I’ve been a fan of The Simpsons ever since I was a small child. Every day after school I would tune in to Channel 5 to watch an hour of the Simpson family’s shenanigans, from Homer getting drunk at Moe’s Tavern to Lisa meeting Michelle Obama.
Even though some might consider adult animation shows to be “stupid” or “immature,” I always appreciated how the residents of Springfield taught viewers moral lessons through outrageous comedy.
Earlier this week, however, I heard some news about The Simpsons that I initially found to be quite bizarre: Goodfellas actor Frank Sivero has filed a lawsuit against the creators of The Simpsons, asking for $250 million for ripping off the character he played in the 1990 film to create The Simpson’s character Louie.
For those of you who aren’t aware, Louie is a side character in the show; he along with Legs are Fat Tony’s henchmen who partake in organized crime around Springfield. Together, they are all part of the Springfield Mafia.
In a 12-page complaint obtained by Deadline Hollywood, Sivero states that Simpsons producer James L. Brooks was “highly aware of who Silvero was, the fact that he created the role of Frankie Carbone, and that The Simpsons character Louie would be based on this character.”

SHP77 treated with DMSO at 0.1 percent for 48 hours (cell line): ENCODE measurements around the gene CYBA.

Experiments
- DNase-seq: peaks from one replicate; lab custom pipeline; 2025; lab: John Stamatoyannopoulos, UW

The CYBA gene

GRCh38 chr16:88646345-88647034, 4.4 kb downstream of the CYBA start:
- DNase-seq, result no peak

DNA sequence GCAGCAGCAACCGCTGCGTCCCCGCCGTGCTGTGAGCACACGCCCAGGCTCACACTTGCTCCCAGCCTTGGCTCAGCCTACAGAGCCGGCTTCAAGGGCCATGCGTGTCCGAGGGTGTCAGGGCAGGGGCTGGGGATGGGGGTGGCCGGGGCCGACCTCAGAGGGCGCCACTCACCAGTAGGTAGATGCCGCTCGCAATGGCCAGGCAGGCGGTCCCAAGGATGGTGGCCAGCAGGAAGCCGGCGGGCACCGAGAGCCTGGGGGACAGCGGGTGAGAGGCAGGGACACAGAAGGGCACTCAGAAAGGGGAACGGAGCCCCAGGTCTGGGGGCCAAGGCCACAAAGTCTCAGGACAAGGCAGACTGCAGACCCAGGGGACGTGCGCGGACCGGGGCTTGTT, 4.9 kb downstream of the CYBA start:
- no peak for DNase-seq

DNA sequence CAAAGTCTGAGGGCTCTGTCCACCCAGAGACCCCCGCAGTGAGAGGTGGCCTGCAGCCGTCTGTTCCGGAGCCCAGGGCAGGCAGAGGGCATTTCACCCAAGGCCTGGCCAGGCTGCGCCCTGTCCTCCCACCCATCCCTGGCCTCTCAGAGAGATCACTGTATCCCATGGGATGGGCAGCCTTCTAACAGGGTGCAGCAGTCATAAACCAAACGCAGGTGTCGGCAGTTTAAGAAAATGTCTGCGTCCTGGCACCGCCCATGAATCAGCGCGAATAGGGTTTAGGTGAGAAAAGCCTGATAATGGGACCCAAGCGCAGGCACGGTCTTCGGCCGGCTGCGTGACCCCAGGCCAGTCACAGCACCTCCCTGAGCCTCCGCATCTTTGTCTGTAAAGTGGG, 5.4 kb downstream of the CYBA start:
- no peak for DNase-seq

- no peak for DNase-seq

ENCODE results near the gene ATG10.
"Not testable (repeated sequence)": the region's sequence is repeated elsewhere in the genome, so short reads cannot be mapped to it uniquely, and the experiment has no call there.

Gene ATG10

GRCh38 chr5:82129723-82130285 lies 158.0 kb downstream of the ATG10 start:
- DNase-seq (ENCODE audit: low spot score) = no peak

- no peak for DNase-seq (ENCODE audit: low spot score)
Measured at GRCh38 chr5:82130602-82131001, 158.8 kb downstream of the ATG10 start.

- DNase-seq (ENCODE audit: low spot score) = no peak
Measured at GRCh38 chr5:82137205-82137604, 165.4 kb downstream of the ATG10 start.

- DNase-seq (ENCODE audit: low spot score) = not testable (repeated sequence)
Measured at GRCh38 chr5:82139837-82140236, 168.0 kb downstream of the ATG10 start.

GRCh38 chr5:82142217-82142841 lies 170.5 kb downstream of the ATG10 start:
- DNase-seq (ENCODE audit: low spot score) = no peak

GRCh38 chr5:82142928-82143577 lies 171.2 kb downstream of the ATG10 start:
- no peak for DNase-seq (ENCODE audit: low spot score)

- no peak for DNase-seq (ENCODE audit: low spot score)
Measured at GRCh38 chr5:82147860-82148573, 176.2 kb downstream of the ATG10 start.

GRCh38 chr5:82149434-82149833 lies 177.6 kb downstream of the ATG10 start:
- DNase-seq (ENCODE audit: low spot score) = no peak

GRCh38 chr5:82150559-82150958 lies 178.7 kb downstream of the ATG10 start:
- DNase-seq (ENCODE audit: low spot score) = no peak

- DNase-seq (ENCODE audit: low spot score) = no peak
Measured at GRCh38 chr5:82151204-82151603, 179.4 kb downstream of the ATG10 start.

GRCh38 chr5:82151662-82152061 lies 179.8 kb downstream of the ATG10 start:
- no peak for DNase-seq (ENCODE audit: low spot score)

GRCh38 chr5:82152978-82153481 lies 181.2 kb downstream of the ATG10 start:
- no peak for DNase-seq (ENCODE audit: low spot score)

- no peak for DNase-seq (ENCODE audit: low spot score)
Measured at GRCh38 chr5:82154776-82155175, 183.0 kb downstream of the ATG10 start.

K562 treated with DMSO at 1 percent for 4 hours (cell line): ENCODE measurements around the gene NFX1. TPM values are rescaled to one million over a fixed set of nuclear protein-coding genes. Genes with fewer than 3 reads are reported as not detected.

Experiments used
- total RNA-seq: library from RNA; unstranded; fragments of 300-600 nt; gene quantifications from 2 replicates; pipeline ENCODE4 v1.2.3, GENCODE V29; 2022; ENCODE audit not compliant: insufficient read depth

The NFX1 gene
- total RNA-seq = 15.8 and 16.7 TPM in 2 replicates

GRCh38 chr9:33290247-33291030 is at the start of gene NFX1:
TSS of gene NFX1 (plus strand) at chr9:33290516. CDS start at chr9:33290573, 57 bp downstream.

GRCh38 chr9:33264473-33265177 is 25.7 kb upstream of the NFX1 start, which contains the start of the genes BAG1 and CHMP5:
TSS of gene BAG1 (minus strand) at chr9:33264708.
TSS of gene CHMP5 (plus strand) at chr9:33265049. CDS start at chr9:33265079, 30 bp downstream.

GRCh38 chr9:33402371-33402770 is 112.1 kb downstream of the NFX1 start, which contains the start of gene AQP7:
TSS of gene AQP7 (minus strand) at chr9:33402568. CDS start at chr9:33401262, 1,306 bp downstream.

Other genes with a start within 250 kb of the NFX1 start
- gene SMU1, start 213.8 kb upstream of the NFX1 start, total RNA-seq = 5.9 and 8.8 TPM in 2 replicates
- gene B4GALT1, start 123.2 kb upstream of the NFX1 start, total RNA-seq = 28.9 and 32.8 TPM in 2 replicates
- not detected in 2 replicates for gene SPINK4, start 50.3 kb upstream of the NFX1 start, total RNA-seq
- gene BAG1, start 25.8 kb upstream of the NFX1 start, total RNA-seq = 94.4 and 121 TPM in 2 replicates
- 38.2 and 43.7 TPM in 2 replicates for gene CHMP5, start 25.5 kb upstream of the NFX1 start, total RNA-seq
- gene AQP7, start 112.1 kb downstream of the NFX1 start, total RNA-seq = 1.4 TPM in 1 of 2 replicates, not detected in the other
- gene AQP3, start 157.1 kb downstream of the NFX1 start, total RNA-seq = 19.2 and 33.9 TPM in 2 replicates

It looks like Sivero was biding his time to file the suit, considering Louie’s first appearance on The Simpsons was back in October of 1991. The lawsuit claims that The Simpsons has generated around $12 billion in total revenue through TV, a movie, video games and more, while [Sivero] “has suffered, and continues to suffer severe financial damages in the form of lost income [the] Plaintiff should have received in compensation for his name and likeness being used in the manner described herein.”
After reading the complaint, I had to laugh. The Simpsons, along with other sitcom and sketch shows such as Family Guy, South Park, and Key and Peele, are notorious for impersonating and creating parodies of real-life people. If Sivero wins his case against The Simpsons, should The Simpsons, as well as other sitcoms, be expecting similar lawsuits from Arnold Schwarzenegger, Mike Tyson, or the Kennedy family anytime soon?
The answer to this is absolutely not. The use of a parody is protected by the fair use and copyright law, which states that “fair use is a doctrine that permits limited use of copyrighted material without acquiring permission from the rights holders.” Examples of fair use include commentary, search engines, criticism, parody, news reporting, research, teaching, library archiving and scholarship.
Ultimately, Sivero should have been watching The Simpsons for the past twenty-four years. The Simpsons, along with dozens of other sitcom shows, have been creating hundreds of parodies and satires for years. Yes, The Simpsons have earned a lot of money over the years, but the sidekick to Fat Tony is not the reason why. Sivero, get the joke.